Our troubles began in the summer of 1914, the year I turned thirty-five. The Archduke of Austria had just been assassinated, the Mexicans were revolting, and absolutely nothing was happening at our house, which explains why all three of us were riding to Paterson on the most trivial of errands. Never had a larger committee been convened to make a decision about the purchase of mustard powder and the replacement of a claw hammer whose handle had split from age and misuse.
Against my better judgment I allowed Fleurette to drive. Norma was reading to us from the newspaper as she always did.
“‘Man’s Trousers Cause Death,’ ” Norma called out.
“It doesn’t say that.” Fleurette snorted and turned around to get a look at the paper. The reins slid out of her hands.
“It does,” Norma said. “It says that a Teamster was in the habit of hanging his trousers over the gas jet at night but, being under the influence of liquor, didn’t notice that the trousers smothered the flame.”
“Then he died of gas poisoning, not of trousers.”
“Well, the trousers —”
The low, goosey cry of a horn interrupted Norma. I turned just in time to see a black motor car barreling toward us, tearing down Hamilton and picking up speed as it crossed the intersection. Fleurette jumped up on the footboard to wave the driver off.
“Get down!” I shouted, but it was too late.
The automobile hit us broadside, its brakes shrieking. The sound of our buggy shattering was like a firecracker going off in our ears. We tumbled over in a mess of splintered wood and bent metal. Our harness mare, Dolley, faltered and went down with us. She let out a high scream, the likes of which I had never heard from a horse.
Something heavy pinned my shoulder. I reached around and found it was Norma’s foot. “You’re standing on me!”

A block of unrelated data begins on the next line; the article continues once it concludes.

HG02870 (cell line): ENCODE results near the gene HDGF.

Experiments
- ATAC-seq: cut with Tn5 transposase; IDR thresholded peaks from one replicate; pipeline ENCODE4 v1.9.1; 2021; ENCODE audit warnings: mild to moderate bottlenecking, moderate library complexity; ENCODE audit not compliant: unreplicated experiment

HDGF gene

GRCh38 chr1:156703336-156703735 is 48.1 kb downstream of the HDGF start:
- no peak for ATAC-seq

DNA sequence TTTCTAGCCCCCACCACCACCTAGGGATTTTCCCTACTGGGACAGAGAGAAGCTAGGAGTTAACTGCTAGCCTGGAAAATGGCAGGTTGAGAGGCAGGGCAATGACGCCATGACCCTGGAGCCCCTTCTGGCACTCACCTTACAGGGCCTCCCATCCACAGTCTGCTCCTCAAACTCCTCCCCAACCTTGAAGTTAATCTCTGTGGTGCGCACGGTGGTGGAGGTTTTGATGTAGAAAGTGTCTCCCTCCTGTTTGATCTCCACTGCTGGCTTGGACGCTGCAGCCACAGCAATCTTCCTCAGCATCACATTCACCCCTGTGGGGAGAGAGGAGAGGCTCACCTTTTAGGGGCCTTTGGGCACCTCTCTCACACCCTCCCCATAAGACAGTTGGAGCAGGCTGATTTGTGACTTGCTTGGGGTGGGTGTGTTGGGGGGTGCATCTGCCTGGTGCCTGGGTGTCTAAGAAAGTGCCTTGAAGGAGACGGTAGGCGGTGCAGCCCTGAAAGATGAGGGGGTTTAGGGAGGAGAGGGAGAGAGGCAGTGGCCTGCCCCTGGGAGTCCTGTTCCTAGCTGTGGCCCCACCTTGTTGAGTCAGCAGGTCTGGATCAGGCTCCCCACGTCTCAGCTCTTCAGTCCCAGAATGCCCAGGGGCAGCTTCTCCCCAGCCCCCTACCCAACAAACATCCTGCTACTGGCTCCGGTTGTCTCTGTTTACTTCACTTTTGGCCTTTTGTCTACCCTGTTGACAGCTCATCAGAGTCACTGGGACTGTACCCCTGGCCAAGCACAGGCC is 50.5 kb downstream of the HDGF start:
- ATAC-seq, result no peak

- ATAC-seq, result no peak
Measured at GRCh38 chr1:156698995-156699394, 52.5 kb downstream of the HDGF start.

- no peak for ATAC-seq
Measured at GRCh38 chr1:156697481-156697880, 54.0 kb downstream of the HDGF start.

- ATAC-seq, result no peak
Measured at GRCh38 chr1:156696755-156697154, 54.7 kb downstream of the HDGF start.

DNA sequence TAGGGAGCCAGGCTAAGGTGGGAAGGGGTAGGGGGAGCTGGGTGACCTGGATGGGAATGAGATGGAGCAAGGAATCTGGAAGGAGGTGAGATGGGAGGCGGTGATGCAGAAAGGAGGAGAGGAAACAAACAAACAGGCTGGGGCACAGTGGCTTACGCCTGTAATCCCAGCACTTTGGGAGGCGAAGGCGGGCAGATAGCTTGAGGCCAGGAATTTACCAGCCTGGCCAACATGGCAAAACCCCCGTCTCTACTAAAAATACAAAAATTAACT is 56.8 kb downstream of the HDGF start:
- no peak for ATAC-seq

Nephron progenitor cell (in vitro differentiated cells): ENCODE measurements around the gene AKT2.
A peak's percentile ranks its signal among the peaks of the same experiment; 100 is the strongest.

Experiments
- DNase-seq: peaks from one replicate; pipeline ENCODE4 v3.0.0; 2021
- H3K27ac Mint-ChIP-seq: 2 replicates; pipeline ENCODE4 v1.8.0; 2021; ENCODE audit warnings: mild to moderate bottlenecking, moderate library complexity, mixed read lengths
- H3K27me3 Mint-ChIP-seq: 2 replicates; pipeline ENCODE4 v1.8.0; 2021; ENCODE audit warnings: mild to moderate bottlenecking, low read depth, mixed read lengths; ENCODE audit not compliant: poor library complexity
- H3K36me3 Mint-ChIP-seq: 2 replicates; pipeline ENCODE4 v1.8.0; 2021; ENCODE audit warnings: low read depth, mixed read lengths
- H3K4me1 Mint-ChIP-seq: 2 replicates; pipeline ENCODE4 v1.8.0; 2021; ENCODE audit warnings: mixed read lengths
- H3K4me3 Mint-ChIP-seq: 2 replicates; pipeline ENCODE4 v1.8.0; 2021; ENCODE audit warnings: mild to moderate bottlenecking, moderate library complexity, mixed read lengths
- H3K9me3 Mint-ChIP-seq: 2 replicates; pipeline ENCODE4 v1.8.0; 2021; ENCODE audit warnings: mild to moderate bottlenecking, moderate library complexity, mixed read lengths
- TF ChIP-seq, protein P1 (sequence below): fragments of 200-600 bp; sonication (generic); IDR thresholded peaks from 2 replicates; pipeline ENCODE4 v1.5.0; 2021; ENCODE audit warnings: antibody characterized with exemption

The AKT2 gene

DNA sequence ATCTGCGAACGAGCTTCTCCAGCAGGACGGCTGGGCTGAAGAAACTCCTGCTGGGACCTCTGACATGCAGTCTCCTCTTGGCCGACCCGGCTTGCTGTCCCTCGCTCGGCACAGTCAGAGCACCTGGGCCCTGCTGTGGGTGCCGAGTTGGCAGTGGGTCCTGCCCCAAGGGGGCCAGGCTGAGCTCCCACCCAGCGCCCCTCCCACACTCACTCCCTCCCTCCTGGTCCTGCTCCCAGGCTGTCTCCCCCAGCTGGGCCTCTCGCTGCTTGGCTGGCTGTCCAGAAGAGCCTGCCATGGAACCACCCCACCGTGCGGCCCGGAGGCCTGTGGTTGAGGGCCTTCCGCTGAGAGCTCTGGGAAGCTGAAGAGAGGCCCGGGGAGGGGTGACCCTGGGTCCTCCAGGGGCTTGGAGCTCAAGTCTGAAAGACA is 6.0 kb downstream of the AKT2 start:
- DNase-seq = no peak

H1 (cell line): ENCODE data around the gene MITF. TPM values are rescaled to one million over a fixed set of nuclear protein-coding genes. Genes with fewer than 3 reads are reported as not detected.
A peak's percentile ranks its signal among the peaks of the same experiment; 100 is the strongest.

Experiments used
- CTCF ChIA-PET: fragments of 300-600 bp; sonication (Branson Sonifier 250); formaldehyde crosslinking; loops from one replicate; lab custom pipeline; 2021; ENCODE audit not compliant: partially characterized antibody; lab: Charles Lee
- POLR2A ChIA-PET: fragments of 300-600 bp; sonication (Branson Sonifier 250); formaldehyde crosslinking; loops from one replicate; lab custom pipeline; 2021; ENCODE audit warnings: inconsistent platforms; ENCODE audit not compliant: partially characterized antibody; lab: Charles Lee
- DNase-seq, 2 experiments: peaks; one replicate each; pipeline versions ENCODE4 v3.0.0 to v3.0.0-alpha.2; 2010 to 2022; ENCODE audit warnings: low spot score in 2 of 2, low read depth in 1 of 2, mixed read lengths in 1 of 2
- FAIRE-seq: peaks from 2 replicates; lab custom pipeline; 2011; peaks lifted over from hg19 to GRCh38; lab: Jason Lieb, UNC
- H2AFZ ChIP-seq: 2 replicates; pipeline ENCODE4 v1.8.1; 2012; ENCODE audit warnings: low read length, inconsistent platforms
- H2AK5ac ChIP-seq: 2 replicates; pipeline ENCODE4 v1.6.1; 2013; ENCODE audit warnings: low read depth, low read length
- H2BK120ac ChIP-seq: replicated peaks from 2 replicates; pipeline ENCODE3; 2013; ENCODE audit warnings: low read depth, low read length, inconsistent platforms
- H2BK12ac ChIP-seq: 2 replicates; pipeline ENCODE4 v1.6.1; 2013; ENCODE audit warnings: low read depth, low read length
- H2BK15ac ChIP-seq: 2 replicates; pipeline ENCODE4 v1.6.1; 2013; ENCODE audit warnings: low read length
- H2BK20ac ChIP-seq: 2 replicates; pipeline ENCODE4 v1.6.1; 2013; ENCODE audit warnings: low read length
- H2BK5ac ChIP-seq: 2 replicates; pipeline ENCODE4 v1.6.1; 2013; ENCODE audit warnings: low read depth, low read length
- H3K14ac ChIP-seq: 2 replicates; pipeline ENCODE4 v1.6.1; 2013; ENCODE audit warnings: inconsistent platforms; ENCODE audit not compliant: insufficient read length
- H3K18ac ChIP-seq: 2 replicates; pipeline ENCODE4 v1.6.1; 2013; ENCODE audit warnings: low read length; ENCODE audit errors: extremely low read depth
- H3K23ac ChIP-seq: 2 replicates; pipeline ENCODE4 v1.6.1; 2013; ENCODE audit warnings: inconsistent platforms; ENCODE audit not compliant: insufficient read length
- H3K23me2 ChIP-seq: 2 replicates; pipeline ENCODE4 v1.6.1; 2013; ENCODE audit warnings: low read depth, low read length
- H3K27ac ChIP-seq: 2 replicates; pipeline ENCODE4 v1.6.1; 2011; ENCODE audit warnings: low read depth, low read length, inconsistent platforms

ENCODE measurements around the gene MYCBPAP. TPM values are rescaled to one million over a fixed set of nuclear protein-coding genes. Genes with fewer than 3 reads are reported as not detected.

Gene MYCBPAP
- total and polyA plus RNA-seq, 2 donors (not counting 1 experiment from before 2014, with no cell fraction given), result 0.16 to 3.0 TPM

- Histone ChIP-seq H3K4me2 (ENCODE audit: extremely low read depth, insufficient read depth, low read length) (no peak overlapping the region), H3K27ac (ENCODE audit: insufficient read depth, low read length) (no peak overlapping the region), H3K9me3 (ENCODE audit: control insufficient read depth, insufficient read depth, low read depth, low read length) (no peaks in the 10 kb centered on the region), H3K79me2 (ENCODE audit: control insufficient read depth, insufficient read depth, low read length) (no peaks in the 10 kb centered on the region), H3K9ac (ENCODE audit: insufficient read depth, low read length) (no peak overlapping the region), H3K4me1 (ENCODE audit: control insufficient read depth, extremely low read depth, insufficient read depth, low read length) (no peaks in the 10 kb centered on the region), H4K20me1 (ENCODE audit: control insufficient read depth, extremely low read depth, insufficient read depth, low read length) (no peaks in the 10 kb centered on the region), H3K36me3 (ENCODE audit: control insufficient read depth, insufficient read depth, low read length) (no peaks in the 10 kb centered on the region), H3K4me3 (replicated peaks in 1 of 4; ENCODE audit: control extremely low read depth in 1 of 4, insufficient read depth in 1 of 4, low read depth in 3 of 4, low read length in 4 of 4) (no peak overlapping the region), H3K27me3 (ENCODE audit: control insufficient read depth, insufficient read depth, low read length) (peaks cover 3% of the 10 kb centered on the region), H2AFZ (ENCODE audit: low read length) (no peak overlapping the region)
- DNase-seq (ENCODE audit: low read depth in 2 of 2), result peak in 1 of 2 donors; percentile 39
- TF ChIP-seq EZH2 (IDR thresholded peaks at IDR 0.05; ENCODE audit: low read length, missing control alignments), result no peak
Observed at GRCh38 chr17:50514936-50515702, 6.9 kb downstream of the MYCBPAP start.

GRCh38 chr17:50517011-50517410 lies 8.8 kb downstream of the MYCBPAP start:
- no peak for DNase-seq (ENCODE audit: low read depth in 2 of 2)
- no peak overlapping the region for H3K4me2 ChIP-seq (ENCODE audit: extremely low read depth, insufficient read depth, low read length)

“I am not. I can’t even see you,” Norma said.
Our wagon rocked back and forth as the motor car reversed its engine and broke free of the wreckage. I was trapped under the overturned rear seat. It was as dark as a coffin, but there was a dim shape below me that I believed to be Fleurette’s arm. I didn’t dare move for fear of crushing her.
From the clamor around us, I gathered that someone was trying to rock the wagon and get it upright. “Don’t!” I yelled. “My sister’s under the wheel.” If the wheel started to turn, she’d be caught up in it.
A pair of arms the size of tree branches reached into the rubble and got hold of Norma. “Take your hands off me!” she shouted.
“He’s trying to get you out,” I called. With a grunt, she accepted the man’s help. Norma hated to be manhandled.
Once she was free, I climbed out behind her. The man attached to the enormous arms wore an apron covered in blood. For one terrible second, I thought it was ours, then I realized he was a butcher at the meat counter across the street.
He wasn’t the only one who had come running out when the automobile hit us. We were surrounded by store clerks, locksmiths, grocers, delivery boys, shoppers — in fact, most of the stores on Market Street had emptied, their occupants drawn to the spectacle we were now providing. Most of them watched from the sidewalk, but a sizable contingent surrounded the motor car, preventing its escape.